Temperance Wick, known as “Tempe”, (October 30, 1758 – April 26, 1822) was an American Revolutionary War heroine of Morristown, Morris County, New Jersey, United States.
Born on her father’s farm in Morris County, New Jersey, the youngest of Mary Cooper and Henry Wick’s five children, she was likely named for her fraternal grandmother. Very little is know of her youth, but at the age of 21, she was the last of the Wick children living at home with her elderly parents. That winter, known as The Hard Winter, due to its unprecedented severity, over ten thousand soldiers of the Continental Army encamped upon her father’s 1400 acre property in Jockey Hollow. Major General Arthur St. Clair and his staff rented quarters in the Wick house. Tempe and her parents apparently occupied two rooms on one side while two rooms opposite were let to the General, while the kitchen was likely shared. Her father Henry was a patriot who served in the Morris County cavalry as a captain. He also allowed Washington’s army to winter on his his land the next year, during that winter of 1780-81 the First Pennsyslvania Brigade under General “Mad” Anthony Wayne was encamped. During the army’s winter in Morristown, supplies for the large force put great burdens on the community. The troops were poorly clothed and fed, many had to go barefoot in the snow. In the field north of the Wick House is the burial site of 100 soldiers who died that winter in the brigade hospital, a dirt floored hut.
Her name and her parents are mentioned in several extant historic documents including letters, journals, and receipts of the period. Her father died the following winter, her mother five years later, and it was not until then, when she inherited the Jockey Hollow property, that Tempe married at the relatively late age of 30. She married William Tuttle of Morristown, and with him had five children.
==The First Pennsylvania Mutiny Incident==
1780 was a difficult winter. The troops wintering there had not been paid in over a year, despite many requests and pleas to the Second Continental Congress. Over one thousand soldiers deserted. The issues came to a head in late December when certain Pennsylvania soldiers organized a mutiny. They planned to march on Philadelphia to demand their pay. In preparation for that march the mutineers spent several days foraging through the countryside and stealing any horses they found.
It was a difficult winter for the Wick’s as well. On December 21, 1780 Henry Wick died leaving Tempe alone with her mother who was also ill. Within days her mother’s illness had become dire. Tempe realized she needed a doctor at once. She saddled he horse and rode for the home of Doctor William Leddell, who lived about a mile away. After leaving her message at the Leddell residence Tempe rode for home. On the way three soldiers accosted her, one grabbed the bridle of her horse. They demanded that she give them her horse. Tempe pretended to give in and when the soldier let go of the bridle to help her down from the saddle, she whipped her horse and raced for home.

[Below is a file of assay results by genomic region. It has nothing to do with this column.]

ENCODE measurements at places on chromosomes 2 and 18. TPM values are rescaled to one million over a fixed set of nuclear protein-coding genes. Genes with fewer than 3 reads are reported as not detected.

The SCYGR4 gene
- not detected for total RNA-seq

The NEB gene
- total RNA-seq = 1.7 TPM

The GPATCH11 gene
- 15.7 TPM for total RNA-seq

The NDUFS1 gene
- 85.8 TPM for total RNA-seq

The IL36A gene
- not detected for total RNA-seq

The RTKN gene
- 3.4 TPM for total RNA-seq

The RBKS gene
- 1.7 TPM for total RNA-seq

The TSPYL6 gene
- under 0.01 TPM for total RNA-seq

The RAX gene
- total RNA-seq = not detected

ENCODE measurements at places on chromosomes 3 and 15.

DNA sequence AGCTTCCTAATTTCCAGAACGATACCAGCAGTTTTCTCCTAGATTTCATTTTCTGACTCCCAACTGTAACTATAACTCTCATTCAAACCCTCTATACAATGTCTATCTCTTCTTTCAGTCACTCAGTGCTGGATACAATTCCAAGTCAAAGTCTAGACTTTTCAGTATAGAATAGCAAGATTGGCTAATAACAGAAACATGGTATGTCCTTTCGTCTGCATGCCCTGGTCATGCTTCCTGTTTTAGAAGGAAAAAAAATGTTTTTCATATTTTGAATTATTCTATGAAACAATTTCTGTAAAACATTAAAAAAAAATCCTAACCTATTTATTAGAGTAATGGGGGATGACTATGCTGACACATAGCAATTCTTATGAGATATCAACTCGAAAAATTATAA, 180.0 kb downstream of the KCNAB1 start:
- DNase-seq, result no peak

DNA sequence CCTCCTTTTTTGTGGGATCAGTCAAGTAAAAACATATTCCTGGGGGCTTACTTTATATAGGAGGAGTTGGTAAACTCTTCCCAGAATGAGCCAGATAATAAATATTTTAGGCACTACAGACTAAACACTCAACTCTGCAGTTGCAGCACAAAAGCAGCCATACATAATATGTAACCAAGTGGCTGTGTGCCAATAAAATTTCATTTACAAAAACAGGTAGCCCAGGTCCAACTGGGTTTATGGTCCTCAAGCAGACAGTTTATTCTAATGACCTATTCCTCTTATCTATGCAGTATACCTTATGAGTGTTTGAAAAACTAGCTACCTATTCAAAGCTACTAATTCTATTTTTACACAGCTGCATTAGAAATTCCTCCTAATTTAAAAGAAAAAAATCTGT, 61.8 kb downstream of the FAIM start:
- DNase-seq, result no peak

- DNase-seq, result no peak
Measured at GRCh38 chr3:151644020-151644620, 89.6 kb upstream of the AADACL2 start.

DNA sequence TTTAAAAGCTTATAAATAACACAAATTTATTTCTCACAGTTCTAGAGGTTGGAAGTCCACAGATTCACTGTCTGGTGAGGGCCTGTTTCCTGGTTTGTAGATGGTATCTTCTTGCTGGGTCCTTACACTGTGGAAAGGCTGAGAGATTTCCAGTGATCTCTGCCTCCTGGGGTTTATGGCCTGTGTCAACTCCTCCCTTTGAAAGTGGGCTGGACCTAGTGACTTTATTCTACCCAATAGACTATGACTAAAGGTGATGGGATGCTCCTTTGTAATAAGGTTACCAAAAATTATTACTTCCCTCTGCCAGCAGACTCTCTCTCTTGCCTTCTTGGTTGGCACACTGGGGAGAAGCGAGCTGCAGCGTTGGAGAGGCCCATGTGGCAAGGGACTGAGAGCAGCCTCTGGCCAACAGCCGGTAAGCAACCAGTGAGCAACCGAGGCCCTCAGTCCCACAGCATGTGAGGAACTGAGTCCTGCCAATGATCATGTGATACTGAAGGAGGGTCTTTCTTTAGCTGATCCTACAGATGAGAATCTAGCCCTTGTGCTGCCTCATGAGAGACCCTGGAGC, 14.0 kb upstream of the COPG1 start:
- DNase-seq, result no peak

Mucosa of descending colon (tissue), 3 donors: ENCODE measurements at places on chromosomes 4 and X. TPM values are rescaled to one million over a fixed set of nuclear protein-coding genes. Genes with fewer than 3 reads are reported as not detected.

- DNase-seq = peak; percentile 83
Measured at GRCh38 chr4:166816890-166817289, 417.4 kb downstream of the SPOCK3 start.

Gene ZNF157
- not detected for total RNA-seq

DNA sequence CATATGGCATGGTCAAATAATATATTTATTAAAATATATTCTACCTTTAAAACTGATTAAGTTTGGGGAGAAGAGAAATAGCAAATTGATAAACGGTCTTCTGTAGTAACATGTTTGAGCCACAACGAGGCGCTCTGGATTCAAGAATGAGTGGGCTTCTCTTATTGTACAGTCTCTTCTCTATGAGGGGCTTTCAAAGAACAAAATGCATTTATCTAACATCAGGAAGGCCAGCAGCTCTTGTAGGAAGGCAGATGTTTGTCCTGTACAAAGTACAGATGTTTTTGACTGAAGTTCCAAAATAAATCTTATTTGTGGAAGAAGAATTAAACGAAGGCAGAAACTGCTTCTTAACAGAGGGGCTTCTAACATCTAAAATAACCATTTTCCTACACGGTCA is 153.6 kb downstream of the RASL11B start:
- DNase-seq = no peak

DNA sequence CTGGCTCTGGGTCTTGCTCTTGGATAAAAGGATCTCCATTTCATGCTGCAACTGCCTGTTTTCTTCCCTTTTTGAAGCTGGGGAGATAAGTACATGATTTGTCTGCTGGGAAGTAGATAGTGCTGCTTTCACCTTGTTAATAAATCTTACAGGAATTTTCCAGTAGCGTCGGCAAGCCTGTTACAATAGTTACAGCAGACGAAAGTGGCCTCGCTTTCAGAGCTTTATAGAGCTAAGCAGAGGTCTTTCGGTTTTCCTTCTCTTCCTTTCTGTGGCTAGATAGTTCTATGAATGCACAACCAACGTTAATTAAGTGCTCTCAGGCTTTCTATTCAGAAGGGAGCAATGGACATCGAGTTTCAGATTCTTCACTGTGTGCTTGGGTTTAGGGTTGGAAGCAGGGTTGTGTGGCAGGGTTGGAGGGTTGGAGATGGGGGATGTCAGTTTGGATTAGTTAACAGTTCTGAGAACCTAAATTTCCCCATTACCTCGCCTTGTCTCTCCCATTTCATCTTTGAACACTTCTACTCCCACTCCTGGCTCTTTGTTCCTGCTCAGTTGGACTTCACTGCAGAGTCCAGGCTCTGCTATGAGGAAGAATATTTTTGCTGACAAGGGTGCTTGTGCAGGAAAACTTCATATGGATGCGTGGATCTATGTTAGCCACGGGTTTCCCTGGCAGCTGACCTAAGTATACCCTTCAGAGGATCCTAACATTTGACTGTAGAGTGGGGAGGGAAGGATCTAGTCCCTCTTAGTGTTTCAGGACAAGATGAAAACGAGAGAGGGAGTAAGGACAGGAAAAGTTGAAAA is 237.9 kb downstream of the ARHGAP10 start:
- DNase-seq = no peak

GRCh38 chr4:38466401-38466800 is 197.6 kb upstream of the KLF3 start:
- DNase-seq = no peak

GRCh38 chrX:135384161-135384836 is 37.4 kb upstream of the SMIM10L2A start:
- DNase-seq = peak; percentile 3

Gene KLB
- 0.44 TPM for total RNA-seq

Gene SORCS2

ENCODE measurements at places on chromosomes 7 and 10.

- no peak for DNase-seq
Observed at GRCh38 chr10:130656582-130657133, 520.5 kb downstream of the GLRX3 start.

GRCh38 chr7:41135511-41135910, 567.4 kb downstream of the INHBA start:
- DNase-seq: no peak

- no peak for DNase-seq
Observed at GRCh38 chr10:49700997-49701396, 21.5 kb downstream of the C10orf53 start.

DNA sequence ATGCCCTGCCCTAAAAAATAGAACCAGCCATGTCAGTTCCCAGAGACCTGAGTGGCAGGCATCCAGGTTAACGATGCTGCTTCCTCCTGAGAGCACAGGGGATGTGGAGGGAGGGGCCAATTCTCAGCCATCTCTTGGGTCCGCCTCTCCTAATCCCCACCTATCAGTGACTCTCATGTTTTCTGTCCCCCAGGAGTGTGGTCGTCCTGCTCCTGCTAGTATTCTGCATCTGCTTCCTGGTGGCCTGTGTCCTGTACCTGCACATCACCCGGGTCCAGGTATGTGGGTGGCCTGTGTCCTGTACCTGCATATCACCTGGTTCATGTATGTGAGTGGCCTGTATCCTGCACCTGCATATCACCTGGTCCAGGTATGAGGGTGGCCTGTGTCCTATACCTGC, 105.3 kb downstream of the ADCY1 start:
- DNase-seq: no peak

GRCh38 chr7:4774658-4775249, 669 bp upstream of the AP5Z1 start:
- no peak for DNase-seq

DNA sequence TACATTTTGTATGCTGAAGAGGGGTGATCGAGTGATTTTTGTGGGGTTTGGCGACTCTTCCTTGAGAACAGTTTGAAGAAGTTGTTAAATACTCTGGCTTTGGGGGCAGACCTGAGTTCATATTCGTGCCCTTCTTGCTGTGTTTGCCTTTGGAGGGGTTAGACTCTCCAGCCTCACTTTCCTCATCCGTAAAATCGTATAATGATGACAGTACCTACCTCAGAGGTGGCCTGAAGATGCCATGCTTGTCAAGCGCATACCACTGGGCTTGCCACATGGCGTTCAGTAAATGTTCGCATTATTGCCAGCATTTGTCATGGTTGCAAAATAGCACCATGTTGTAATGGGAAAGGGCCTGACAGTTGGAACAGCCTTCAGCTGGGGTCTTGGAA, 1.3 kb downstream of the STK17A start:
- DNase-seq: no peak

Arriving at home Tempe knew she was not yet safe. She was a familiar sight to the soldiers quartered nearby. She knew that they would follow her home and search the property for her horse until it was found. In desperation, she led the horse into the house through the kitchen and parlour into the small guest bedroom. She closed the shutter over the window,tied the horse to the wall, and put a featherbed under the horses hooves to muffle the sounds of movement. The soldiers arrived soon after and searched the outbuildings, barn, and woods around the house, but left empty-handed. Wick reportedly kept the horse hidden in the bedroom until New Years Day when the mutineers marched south to Princeton, New Jersey.
The Wick House still stands, part of Jockey Hollow National Historic Park, and visitors may see the bedroom where Tempe is said to have hidden her horse.
Ann Rinaldi’s historical fiction novel A Ride Into Morning centers on Tempe Wick and her family. One of Howard Fast’s historical novels, The Proud and the Free (1950), tells this story of the Pennsylvania Line Mutiny from the enlisted man’s point of view.